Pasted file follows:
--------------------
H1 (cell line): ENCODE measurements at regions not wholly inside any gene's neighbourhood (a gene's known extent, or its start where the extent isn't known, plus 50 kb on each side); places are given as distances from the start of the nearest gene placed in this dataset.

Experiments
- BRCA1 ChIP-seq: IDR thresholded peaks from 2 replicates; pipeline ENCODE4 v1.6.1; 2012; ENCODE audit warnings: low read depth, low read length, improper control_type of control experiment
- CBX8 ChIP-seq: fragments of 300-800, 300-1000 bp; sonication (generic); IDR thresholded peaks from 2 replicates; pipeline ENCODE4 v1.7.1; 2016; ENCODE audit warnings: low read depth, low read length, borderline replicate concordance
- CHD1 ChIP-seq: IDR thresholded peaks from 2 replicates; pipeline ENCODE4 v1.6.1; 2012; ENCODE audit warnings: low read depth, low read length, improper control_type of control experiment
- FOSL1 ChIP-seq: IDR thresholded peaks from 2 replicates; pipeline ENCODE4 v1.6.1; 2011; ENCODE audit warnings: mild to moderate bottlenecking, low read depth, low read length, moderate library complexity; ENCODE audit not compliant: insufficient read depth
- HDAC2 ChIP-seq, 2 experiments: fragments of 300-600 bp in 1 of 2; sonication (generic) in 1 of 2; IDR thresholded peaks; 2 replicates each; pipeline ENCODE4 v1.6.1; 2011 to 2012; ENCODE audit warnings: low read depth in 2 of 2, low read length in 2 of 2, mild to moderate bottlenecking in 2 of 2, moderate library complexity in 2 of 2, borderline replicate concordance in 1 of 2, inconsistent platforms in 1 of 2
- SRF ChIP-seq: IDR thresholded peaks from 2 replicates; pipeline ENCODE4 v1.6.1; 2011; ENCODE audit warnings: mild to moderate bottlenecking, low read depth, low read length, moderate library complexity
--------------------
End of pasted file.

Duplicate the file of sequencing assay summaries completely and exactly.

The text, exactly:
H1 (cell line): ENCODE measurements at regions not wholly inside any gene's neighbourhood (a gene's known extent, or its start where the extent isn't known, plus 50 kb on each side); places are given as distances from the start of the nearest gene placed in this dataset.

Experiments
- BRCA1 ChIP-seq: IDR thresholded peaks from 2 replicates; pipeline ENCODE4 v1.6.1; 2012; ENCODE audit warnings: low read depth, low read length, improper control_type of control experiment
- CBX8 ChIP-seq: fragments of 300-800, 300-1000 bp; sonication (generic); IDR thresholded peaks from 2 replicates; pipeline ENCODE4 v1.7.1; 2016; ENCODE audit warnings: low read depth, low read length, borderline replicate concordance
- CHD1 ChIP-seq: IDR thresholded peaks from 2 replicates; pipeline ENCODE4 v1.6.1; 2012; ENCODE audit warnings: low read depth, low read length, improper control_type of control experiment
- FOSL1 ChIP-seq: IDR thresholded peaks from 2 replicates; pipeline ENCODE4 v1.6.1; 2011; ENCODE audit warnings: mild to moderate bottlenecking, low read depth, low read length, moderate library complexity; ENCODE audit not compliant: insufficient read depth
- HDAC2 ChIP-seq, 2 experiments: fragments of 300-600 bp in 1 of 2; sonication (generic) in 1 of 2; IDR thresholded peaks; 2 replicates each; pipeline ENCODE4 v1.6.1; 2011 to 2012; ENCODE audit warnings: low read depth in 2 of 2, low read length in 2 of 2, mild to moderate bottlenecking in 2 of 2, moderate library complexity in 2 of 2, borderline replicate concordance in 1 of 2, inconsistent platforms in 1 of 2
- SRF ChIP-seq: IDR thresholded peaks from 2 replicates; pipeline ENCODE4 v1.6.1; 2011; ENCODE audit warnings: mild to moderate bottlenecking, low read depth, low read length, moderate library complexity